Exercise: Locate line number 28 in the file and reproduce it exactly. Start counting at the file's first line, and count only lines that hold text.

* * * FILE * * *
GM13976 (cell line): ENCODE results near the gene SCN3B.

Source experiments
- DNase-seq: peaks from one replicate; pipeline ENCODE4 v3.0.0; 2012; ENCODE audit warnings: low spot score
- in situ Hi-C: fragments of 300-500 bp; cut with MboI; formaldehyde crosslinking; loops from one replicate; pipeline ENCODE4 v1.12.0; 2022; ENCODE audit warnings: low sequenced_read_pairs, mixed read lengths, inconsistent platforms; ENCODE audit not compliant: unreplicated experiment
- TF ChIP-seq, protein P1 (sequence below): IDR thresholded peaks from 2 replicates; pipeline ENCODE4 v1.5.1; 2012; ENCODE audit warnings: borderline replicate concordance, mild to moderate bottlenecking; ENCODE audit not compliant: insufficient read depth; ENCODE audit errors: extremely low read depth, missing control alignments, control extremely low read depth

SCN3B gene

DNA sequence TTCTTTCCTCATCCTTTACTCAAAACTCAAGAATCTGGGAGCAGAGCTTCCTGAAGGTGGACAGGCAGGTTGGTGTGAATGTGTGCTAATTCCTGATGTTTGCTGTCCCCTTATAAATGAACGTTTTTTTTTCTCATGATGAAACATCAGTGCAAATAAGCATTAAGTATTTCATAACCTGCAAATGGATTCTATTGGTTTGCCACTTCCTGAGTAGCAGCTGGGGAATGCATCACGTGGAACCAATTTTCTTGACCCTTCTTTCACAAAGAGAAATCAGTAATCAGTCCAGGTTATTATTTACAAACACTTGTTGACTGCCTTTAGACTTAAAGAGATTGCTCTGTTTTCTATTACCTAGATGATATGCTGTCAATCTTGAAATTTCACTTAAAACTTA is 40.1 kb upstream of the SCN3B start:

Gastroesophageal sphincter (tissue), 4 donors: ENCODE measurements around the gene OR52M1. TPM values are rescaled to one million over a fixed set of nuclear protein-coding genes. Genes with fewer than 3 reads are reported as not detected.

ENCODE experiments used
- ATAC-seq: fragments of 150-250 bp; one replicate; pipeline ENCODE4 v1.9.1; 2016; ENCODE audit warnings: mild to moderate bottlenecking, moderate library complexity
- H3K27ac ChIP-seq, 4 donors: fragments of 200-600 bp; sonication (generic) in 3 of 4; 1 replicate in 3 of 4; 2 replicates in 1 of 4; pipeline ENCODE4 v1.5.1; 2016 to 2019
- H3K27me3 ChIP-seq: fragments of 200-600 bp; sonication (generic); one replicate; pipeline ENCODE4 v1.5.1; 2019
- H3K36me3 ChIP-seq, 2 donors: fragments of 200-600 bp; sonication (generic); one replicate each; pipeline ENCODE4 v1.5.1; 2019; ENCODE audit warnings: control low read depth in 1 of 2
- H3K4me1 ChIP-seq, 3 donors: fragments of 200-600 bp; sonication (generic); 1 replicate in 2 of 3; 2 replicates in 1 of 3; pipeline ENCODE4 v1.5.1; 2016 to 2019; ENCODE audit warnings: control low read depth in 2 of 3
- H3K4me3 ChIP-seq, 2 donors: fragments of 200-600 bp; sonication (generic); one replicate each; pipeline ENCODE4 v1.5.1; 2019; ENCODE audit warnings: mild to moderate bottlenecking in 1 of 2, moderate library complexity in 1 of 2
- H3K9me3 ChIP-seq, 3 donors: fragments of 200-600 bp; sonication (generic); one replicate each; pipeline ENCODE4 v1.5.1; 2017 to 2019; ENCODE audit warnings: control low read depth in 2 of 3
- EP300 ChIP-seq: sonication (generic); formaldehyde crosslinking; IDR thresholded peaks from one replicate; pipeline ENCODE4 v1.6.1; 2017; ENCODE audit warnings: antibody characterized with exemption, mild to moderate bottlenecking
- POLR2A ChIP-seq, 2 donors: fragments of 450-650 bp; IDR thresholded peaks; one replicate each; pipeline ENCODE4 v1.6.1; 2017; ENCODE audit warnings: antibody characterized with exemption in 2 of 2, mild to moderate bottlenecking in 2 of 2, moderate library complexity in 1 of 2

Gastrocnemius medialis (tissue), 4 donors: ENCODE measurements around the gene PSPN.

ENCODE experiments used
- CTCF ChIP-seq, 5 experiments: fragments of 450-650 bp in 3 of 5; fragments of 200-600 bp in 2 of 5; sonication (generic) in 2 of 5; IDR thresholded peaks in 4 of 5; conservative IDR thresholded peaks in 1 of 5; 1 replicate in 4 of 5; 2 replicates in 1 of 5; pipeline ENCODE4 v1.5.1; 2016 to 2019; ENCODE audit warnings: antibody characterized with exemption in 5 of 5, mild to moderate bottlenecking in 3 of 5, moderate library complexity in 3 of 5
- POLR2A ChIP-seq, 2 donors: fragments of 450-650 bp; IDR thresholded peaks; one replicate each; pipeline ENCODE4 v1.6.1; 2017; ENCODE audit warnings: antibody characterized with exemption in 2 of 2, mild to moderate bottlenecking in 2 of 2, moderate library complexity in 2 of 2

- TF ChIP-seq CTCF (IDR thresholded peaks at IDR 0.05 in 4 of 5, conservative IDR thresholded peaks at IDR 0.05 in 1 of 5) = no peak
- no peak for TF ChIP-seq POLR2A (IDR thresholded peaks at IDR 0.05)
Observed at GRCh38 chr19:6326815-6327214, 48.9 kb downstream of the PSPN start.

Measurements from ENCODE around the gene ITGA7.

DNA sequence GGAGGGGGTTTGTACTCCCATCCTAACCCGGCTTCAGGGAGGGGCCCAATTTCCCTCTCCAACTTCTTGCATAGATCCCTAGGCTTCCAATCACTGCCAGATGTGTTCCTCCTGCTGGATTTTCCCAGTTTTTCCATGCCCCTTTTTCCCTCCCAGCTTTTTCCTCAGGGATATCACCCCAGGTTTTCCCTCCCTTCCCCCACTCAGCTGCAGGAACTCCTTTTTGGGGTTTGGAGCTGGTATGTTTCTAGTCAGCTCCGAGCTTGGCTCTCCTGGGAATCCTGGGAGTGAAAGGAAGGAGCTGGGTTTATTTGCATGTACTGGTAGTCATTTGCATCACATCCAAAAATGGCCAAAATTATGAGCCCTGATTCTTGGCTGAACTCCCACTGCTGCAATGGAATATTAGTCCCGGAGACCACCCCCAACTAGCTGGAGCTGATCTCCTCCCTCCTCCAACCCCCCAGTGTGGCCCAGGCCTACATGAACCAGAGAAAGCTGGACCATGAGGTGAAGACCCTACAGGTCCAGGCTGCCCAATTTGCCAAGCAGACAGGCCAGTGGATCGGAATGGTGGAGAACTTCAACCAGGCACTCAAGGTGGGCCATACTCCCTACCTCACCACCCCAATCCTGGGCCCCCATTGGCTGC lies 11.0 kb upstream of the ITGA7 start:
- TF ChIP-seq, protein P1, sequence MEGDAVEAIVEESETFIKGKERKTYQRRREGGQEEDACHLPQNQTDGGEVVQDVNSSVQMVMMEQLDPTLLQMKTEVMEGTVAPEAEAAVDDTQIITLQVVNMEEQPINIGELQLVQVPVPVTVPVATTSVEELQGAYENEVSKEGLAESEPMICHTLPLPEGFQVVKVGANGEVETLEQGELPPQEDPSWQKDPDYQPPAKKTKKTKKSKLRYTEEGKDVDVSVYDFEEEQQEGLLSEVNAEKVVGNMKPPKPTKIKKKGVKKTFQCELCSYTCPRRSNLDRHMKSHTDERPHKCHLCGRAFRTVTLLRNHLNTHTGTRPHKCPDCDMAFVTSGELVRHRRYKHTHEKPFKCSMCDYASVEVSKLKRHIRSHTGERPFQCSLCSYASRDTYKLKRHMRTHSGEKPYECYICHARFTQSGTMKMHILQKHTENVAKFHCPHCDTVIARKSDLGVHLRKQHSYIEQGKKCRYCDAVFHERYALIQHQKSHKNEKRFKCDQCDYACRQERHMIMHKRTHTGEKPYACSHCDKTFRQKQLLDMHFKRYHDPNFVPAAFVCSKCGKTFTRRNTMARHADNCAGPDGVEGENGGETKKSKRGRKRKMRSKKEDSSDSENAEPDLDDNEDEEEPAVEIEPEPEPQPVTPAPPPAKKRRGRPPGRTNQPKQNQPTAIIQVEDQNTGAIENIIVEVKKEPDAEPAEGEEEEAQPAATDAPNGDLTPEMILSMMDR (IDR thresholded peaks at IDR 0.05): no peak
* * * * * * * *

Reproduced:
- TF ChIP-seq, protein P1, sequence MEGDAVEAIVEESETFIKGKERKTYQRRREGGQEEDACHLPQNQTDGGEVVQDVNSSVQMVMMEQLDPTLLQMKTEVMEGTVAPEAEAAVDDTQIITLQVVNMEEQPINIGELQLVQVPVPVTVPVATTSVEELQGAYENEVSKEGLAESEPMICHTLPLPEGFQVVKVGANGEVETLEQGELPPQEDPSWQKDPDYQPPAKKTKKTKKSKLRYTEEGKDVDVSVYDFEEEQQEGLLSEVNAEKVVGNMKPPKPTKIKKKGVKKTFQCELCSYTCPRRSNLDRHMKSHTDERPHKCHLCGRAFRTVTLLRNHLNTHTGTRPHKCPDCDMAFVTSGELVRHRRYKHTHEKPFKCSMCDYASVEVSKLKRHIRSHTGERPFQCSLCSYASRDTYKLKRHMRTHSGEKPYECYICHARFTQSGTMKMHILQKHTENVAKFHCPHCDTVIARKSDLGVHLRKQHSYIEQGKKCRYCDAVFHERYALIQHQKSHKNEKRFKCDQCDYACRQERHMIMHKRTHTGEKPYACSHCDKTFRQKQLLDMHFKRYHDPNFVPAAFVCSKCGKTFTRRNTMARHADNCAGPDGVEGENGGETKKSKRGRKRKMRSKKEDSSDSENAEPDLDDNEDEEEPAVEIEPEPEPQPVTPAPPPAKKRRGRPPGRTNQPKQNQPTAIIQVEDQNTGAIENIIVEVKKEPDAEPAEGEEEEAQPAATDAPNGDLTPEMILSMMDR (IDR thresholded peaks at IDR 0.05): no peak